Our guide to the family events at the 2019 Cambridge Science Festival
Children, teenagers and families are spoilt for choice at this year’s Cambridge Science Festival with events ranging from escape games and magic shows, to treasure hunts, 3D printing in chocolate and a family gaming night.
The two-week festival, supported by the Cambridge Independent, runs from Monday March 11 to Sunday March 24.
Dr Lucinda Spokes, said: “Many of the events at this year’s festival are especially aimed at getting children and young people excited about science, engineering, maths and medicine.
“Each year, we see thousands of children and teenagers attend these events and it’s an absolute delight to see their minds ignited with curiosity and wonder about the world around them. This is why the Festival exists. We want to show people of all ages the amazing science that is happening all around them every day.”
Highlights for families include a day of events at the Guildhall on Saturday and Sunday (March 16 and 17) ranging from from discovering the chemistry in your cupboard and investigating crimes in crime scene identifications, to hands-on biology with staff and students from Hills Road Sixth Form, and the diet disco where they can learn how much dancing raises the heart rate.
Events for younger children kick off at the Polar Museum on the first day of the Festival, Monday March 11 with Little Explorers: Ice and Anti-Freeze. The Polar Museum presents a chillsome story of ice and anti-freeze in this sensory story session for the under 5s with renowned storyteller Marion Leeper.
Other top picks for younger children and families in the first week include fun-filled, hands-on workshops for all the family in Hands-On Science at Cambridge science centre (March 12-24). Also, in Discoveries that Enabled the Modern World (March 12), children can take part in science experiments and hear a talk at Cambridge Regional College based around important discoveries. They can learn and discover many things in unexpected places and everyday situations. In a collaboration between the Fitzwilliam Museum and the Botanic Garden, families and children hear the story about the fascinating journeys made by plants and get to create a mini garden, which they can take home with them in Plant Journeys (March 13).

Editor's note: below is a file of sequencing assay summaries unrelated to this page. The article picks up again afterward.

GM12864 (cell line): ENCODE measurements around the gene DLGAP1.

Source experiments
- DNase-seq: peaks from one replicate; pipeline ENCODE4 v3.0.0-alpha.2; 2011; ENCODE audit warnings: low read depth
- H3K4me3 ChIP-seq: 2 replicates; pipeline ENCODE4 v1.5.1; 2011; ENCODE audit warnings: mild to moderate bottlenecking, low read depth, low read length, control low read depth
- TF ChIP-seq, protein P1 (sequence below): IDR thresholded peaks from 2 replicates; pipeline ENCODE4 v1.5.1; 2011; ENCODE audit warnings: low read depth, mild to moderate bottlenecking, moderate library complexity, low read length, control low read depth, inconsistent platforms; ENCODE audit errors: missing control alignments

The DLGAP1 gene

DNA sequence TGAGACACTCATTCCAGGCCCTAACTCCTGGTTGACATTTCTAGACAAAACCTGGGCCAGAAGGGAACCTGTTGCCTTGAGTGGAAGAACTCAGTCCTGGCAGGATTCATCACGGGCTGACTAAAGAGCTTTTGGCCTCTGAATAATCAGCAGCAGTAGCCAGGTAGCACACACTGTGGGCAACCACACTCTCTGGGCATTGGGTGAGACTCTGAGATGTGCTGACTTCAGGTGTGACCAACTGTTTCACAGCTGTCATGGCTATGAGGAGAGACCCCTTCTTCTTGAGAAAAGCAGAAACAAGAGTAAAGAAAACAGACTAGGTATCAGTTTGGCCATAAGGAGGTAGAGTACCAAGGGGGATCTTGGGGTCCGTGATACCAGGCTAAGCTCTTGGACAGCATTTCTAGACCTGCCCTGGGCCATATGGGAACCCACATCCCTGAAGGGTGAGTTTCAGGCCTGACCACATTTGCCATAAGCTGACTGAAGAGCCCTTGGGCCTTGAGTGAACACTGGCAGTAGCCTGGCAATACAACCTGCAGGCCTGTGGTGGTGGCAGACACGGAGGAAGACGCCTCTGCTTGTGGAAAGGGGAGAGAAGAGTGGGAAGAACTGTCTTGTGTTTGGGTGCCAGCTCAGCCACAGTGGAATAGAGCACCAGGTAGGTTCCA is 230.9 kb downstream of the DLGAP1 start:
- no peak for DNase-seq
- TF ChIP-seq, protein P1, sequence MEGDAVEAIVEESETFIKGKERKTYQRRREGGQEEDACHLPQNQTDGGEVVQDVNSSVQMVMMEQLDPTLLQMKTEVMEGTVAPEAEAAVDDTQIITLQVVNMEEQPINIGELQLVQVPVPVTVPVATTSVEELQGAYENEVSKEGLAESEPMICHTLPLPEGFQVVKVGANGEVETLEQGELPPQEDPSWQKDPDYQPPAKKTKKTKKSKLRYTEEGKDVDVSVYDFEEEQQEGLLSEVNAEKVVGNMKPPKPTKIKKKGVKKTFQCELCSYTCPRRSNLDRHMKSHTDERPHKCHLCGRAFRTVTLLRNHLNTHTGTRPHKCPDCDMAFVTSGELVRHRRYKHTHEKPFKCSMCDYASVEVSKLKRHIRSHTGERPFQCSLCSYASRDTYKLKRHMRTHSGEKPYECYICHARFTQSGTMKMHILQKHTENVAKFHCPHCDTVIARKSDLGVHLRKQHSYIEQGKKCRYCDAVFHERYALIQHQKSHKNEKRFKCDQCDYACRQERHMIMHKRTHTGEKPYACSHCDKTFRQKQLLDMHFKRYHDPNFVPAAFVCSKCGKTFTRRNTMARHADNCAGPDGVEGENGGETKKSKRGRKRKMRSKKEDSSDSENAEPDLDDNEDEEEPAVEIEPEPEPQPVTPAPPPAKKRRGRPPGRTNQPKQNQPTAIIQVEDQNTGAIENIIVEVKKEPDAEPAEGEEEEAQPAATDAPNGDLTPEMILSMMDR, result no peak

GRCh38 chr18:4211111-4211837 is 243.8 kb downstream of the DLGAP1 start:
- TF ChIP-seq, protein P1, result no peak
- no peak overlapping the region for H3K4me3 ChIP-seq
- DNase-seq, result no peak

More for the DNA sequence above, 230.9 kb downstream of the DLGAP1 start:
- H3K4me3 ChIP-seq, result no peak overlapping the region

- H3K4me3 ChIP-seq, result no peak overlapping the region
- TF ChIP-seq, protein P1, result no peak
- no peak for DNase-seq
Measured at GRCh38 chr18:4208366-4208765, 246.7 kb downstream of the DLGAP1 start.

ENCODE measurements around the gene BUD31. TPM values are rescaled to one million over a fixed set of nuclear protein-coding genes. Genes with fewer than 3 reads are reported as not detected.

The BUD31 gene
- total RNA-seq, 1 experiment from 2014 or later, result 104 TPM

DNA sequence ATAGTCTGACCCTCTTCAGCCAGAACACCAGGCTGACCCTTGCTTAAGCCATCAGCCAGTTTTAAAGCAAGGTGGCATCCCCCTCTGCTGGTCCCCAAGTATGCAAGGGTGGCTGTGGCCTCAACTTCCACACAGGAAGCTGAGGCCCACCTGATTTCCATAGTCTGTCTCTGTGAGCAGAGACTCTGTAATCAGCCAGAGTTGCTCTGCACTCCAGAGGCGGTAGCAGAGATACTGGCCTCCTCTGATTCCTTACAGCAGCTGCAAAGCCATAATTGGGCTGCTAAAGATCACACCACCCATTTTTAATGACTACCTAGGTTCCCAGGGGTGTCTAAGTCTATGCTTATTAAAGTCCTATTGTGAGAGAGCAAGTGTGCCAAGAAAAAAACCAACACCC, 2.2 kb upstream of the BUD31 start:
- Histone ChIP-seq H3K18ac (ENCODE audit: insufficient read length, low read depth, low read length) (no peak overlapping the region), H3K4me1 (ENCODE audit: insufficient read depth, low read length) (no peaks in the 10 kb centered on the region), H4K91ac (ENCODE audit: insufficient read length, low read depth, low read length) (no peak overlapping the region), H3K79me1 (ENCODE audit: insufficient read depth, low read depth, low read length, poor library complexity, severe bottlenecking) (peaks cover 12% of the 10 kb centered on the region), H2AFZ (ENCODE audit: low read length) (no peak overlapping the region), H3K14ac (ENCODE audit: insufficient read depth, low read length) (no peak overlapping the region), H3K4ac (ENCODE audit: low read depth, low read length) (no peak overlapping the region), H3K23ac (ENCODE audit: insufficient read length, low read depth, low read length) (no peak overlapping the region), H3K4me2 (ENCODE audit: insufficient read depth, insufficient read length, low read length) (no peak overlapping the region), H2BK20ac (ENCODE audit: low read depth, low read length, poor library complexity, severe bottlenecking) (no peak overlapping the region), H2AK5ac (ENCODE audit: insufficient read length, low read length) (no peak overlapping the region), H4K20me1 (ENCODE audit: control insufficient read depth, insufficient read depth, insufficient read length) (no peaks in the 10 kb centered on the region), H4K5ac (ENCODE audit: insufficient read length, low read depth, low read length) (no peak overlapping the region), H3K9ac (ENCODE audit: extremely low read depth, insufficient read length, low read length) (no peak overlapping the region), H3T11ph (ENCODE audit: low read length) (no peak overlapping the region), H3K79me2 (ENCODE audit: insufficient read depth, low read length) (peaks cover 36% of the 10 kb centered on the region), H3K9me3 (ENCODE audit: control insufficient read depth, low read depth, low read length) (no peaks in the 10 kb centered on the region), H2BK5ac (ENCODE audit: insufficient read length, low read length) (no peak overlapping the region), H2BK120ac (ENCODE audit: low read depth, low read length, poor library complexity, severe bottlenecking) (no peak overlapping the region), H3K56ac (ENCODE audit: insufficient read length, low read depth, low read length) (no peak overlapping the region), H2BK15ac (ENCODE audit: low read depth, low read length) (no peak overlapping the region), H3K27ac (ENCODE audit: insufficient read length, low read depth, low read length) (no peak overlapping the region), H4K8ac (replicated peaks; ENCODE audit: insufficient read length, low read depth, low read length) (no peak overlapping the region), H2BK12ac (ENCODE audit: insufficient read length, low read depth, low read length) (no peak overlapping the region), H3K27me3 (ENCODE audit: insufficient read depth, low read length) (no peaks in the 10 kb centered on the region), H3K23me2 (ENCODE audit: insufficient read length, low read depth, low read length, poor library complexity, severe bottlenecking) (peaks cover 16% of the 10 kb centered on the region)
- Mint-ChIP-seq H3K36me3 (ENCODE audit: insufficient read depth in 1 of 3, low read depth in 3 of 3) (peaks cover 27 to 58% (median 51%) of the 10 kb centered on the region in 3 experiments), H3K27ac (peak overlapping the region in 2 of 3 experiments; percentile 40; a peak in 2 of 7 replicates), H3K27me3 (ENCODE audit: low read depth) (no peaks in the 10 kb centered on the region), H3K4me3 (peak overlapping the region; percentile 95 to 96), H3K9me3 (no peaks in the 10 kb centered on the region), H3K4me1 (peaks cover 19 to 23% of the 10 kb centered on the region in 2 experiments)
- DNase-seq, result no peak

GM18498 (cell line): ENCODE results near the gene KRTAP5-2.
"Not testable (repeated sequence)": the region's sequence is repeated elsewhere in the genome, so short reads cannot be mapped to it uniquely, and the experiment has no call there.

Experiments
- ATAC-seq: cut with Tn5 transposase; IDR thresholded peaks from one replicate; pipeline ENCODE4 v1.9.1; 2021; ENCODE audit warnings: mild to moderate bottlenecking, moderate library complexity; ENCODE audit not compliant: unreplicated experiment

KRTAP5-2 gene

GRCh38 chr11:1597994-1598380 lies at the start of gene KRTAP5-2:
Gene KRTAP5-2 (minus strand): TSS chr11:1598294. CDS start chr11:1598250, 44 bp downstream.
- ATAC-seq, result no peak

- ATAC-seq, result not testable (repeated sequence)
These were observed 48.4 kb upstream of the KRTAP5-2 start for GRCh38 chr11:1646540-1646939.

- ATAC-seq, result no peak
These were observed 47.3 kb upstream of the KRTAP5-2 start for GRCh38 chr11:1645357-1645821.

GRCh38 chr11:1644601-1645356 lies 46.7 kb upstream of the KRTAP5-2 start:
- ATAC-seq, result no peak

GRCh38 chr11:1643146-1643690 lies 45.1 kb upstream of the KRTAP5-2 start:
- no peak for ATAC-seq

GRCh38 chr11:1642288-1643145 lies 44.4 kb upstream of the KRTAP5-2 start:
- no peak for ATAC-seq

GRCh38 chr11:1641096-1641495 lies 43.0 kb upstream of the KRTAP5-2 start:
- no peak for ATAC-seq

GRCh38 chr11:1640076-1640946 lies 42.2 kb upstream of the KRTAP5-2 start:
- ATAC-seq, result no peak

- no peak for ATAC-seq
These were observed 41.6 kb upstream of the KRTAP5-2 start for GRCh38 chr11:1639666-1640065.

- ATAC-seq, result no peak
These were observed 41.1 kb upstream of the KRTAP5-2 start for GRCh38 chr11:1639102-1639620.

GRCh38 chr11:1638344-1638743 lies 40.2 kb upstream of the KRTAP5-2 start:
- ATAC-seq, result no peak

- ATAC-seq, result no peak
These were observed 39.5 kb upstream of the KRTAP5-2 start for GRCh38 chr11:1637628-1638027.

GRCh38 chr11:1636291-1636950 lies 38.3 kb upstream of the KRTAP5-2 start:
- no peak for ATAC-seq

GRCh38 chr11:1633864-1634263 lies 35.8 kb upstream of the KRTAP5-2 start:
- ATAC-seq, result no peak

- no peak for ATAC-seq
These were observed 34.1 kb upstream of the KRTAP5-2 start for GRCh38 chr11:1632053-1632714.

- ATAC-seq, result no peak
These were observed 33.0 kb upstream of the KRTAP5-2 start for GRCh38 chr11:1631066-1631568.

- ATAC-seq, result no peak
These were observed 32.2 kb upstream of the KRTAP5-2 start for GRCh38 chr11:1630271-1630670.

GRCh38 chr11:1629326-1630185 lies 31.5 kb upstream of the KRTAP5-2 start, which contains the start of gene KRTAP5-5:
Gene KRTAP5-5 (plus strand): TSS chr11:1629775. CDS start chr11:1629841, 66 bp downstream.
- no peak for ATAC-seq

Events for older children and teenagers
Discovering E-Textiles (March 14). Wearable technology is being talked about a lot right now. The Centre for Computing History shows how, with the help of some basic electronic components, like LEDs and switches, and some sewing skills, you can add some function, fashion and fun to the clothes, soft toys or something else you regularly use.
Be prepared for some surprises as maths and puzzle gurus Dr Hugh Hunt and Rob Eastaway share some of their favourite examples, many of them linked to real-world situations in Puzzling Surprises (15 March).
The first Saturday is one of the busiest days of the Science Festival with hundreds of events across the city centre at a variety of locations along Downing Street, the New Museum’s Site and various University of Cambridge Museums, Departments and Institutes. The Festival recommends that families plan their visits by using the map at the back of the programme.
One of the key highlights of the first weekend for all ages is the Mirror Pillar, a giant 2m high cylindrical mirror, which reflects and distorts images from the ground around it to create beautiful anamorphic artworks. The mirror pillar can be found at the Grand Arcade on Saturday and Sunday, where everyone can interact with anamorphic images by drawing and colouring, discover the mathematics and geometry behind projected and distorted images, and help build a giant picture.
A further event tipped to book up fast is the lecture, Table Talk, celebrating the 150th anniversary of the Periodic Table at the Department of Chemistry from Festival favourite Dr Peter Wothers’ (expect loud bangs and lots of excitement).
Highlights for young children and families on the first weekend
In Game of Bones, Dr Matt Wilkinson charts the ferocious battle for supremacy between dinosaurs and mammals: one that created the living world as we know it.
Bits and Pieces: Secrets of the Digital World: he world sends more messages today than ever before and those messages are in code. This may not be surprising, but even those codes contain more secrets than you realise. Dr James Grime reveals how to hide a secret message on the internet in plain sight and the ingenious maths within a CD that allows it to keep playing.
Animal Explorers: Discover the amazing diversity of animal life at the Museum of Zoology. Get hands-on to find out about the science of zoology. Meet live insects, uncover skulls and go on a safari around the galleries.
CHaOS Talks at Crash, Bang, Squelch! Discover all sorts of weird and wonderful science with talks from our CHaOS volunteers, including berserk fireworks and robot making workshops.
Discover Polar Science -Family Day at the Polar Museum: explore the amazing science from the coldest and harshest environments on Earth. Includes object handling, experiments, crafts, and the chance to meet intrepid polar scientists from the British Antarctic Survey.
The Science of Archaeology: Were Neanderthals fussy eaters? What can bones tell us about a person’s life? What did ancient Mesopotamia smell like? Science can help archaeologists answer these questions and many others. Discover the secrets revealed by pots, plants, soil, bones, textiles and maybe even fossilised poo.